"As a result of our study, we consider many fuel companies have been making persistently higher profits over the past decade than we would expect in a workably competitive market. For consumers, this means they are paying higher pump prices than could be expected," she said.
"We consider that measures to improve competition at wholesale and retail levels of
the fuel supply chain will reduce their vulnerability to accommodating behaviour as
well as the potential effect of any such behaviour that does occur."
The government had asked the commission to investigate the $10 billion a year retail fuel industry after a 2017 study led by the Ministry of Business, Innovation and Employment found fuel pricing in some parts of the country may not be reasonable.
Prime Minister Jacinda Ardern had previously said consumers were being "fleeced at the pump" and the government had already "started work" on driving petrol prices down.
The regulator's market study found the country's fuel retailers may be earning close to $400 million a year in excess returns, and few expect any reduction in profitability any time soon.
Analysis of the capital employed by the firms showed their average returns have consistently exceeded the commission's estimate of their weighted average cost of capital since Shell sold its local business in 2010.
However, Z Energy, BP and Waitomo Group all challenged the Commerce Commission's claims that a lack of competition in the fuel sector is delivering participants excess returns.
Z Energy, the country's biggest fuel retailer, argued there were a number of inaccuracies in the commission's draft findings on profitability, including a misrepresentation of Z's 2016-2018 rate of return as about 22 per cent, about double Z's independently reviewed calculations of about 11 per cent.
Following the release of the report shares in Z Energy rose 1 percent to $4.99, trimming their loss so far this year to about 8 percent. Z had been an advocate for the type of terminal-gate wholesale pricing the commission has recommended.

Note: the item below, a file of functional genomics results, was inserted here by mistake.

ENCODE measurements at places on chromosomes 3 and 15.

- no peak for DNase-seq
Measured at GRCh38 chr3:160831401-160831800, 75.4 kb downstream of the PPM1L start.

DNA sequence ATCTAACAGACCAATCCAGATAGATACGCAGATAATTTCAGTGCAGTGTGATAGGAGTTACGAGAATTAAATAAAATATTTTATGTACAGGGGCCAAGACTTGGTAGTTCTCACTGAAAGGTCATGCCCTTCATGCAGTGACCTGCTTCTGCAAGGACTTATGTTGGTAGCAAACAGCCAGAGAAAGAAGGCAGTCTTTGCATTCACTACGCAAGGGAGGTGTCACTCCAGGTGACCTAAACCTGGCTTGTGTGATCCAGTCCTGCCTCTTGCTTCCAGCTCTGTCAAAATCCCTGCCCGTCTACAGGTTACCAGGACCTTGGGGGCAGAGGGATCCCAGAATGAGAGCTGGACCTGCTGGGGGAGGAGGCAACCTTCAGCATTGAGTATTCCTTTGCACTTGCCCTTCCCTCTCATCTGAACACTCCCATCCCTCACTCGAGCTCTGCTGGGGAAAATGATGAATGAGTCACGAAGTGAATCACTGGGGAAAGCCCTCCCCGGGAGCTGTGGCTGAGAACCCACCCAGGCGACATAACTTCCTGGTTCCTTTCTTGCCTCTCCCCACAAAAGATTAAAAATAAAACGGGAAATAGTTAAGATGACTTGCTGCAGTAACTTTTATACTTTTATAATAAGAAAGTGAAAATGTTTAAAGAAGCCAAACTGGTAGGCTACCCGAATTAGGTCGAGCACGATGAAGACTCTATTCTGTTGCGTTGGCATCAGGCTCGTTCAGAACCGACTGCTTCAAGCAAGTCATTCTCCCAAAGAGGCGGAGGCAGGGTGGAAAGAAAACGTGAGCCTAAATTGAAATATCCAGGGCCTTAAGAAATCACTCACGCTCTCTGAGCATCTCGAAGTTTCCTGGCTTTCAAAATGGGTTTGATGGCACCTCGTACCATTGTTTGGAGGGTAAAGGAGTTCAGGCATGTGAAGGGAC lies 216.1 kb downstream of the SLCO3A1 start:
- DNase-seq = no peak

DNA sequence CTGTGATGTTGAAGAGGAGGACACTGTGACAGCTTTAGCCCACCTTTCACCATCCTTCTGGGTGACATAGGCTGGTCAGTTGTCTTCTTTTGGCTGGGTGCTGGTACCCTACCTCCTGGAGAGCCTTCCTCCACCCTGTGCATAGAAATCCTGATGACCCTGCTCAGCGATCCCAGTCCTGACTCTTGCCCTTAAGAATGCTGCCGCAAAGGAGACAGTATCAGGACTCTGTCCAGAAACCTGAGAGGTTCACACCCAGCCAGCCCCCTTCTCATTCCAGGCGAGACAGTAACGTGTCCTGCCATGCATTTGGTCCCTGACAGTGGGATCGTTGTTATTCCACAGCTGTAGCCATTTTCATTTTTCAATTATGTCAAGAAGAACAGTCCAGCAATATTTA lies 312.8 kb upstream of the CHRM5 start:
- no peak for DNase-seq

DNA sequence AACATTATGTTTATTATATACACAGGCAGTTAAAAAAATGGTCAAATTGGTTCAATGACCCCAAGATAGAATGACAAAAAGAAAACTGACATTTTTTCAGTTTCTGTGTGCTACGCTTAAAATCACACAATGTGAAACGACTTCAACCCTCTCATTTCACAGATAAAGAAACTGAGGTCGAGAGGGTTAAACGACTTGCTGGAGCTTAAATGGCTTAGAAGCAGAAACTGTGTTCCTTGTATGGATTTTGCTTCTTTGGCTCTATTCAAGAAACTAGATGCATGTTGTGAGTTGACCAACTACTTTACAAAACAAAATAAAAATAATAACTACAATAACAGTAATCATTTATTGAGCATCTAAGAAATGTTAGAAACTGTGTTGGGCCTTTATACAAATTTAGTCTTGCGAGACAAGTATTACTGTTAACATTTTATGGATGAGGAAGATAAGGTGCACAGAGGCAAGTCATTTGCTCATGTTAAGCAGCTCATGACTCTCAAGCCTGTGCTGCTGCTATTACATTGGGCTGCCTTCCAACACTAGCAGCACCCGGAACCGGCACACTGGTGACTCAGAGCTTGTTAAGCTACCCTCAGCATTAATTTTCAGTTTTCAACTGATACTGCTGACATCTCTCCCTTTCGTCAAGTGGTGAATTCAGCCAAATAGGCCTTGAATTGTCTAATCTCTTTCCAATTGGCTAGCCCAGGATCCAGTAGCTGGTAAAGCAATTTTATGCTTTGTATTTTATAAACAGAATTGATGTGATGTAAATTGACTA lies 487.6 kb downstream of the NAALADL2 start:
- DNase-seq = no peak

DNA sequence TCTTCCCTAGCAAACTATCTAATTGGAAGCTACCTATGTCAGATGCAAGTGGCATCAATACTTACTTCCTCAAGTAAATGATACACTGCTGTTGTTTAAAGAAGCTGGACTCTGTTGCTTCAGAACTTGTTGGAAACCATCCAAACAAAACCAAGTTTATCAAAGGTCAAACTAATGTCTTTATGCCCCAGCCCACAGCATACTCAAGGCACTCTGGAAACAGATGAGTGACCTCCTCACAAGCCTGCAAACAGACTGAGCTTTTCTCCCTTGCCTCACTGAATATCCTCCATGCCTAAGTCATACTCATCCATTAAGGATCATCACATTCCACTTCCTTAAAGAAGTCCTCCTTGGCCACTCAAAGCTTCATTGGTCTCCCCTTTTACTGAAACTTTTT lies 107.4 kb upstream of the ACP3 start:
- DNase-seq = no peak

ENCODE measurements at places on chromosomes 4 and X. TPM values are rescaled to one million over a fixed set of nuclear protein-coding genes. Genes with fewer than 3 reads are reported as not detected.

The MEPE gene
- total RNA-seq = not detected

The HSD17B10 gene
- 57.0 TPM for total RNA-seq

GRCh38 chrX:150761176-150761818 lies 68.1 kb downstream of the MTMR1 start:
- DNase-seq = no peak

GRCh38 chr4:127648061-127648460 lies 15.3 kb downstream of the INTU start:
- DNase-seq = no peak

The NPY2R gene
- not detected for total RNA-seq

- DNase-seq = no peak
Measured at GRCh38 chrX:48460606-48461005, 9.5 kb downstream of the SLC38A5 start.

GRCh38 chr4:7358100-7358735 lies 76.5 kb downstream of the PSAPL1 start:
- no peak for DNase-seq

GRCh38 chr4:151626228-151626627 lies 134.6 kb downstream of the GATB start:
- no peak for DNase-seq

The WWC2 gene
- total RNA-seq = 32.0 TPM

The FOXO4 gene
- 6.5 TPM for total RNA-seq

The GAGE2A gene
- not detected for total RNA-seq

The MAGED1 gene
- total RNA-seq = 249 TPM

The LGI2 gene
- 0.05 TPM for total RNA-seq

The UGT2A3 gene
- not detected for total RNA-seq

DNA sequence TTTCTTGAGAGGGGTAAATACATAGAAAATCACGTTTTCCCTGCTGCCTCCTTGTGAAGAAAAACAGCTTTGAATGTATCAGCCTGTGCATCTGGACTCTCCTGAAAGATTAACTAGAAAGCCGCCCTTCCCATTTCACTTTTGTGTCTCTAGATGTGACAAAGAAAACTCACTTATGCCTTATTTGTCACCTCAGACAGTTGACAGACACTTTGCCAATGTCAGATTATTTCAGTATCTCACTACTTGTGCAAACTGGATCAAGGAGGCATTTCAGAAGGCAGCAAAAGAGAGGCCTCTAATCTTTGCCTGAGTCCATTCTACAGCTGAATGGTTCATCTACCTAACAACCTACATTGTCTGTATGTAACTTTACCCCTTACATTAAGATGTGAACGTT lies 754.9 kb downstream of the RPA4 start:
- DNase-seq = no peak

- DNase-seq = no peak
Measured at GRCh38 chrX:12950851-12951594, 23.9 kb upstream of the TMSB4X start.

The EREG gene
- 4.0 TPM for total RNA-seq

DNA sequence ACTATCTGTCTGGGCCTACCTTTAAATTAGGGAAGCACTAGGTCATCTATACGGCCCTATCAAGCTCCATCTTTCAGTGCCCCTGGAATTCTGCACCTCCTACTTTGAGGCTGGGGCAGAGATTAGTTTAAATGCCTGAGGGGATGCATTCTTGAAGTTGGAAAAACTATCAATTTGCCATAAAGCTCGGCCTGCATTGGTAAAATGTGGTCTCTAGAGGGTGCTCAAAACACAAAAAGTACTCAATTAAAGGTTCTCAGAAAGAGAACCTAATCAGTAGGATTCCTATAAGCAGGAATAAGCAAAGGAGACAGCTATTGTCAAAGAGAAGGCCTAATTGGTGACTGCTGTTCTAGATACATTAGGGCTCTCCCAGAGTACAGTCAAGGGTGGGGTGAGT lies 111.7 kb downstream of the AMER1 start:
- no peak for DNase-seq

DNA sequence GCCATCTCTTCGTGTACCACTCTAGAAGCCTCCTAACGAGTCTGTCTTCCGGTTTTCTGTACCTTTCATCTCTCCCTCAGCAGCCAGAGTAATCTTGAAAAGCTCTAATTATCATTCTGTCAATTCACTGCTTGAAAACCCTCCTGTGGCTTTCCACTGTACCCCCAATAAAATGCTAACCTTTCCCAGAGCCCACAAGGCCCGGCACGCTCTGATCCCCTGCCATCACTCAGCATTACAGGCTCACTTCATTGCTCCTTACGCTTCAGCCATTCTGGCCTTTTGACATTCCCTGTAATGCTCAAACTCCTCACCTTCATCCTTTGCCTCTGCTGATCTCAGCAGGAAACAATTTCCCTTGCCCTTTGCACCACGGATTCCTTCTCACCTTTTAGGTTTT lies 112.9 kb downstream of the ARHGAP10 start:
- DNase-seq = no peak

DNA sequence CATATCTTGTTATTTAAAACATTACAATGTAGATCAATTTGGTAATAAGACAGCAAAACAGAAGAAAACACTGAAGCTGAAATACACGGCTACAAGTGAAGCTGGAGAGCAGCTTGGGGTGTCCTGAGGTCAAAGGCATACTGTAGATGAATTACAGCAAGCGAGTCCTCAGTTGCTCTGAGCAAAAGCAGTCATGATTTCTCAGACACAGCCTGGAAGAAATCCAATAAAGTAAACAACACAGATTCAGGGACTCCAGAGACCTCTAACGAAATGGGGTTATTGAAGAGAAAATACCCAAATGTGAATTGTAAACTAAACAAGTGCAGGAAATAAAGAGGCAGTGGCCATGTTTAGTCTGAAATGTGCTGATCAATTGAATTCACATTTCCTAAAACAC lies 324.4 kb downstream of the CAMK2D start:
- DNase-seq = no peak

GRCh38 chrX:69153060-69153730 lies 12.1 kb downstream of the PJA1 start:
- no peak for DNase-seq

Today, associate commissioner John Small said the potential over-charging figure of $400 million was after-tax.
While there had been adjustments to the commission's estimate of firms' profitability, he said the final analysis shows its earlier work "stacked up.
"In the end, the numbers are broadly the same as in the draft."
The major firms, which operate most of the country's fuel storage around the country and share shipping arrangements and production capacity at the Marsden Point refinery, had argued the commission fundamentally misunderstood the costs and limitations those historic industry arrangements placed on them.
The commission's concerns about competition also sat uncomfortably with the ongoing expansion of cut-price operators like Gull, Waitomo, Allied and NPD in a flat market, and the fact that Timaru Oil Services is building a new 32 million litre fuel terminal in the South Island.
Gull and Waitomo have also opened their first outlets in the South Island in recent months.
Asked whether those developments have overtaken some of the commission's concerns, Rawlings said it remained to be seen how effective the competition Gull and Waitomo will provide in the areas where they are now operating.
"It still relies on obtaining supply into those sites," she told journalists in Wellington.
"Despite the increase in competition at the retail level, we haven't observed any structural change at the wholesale level.
"And we remain of the view that a more competitive wholesale market would improve the ability of players like those that you have mentioned to compete in retail."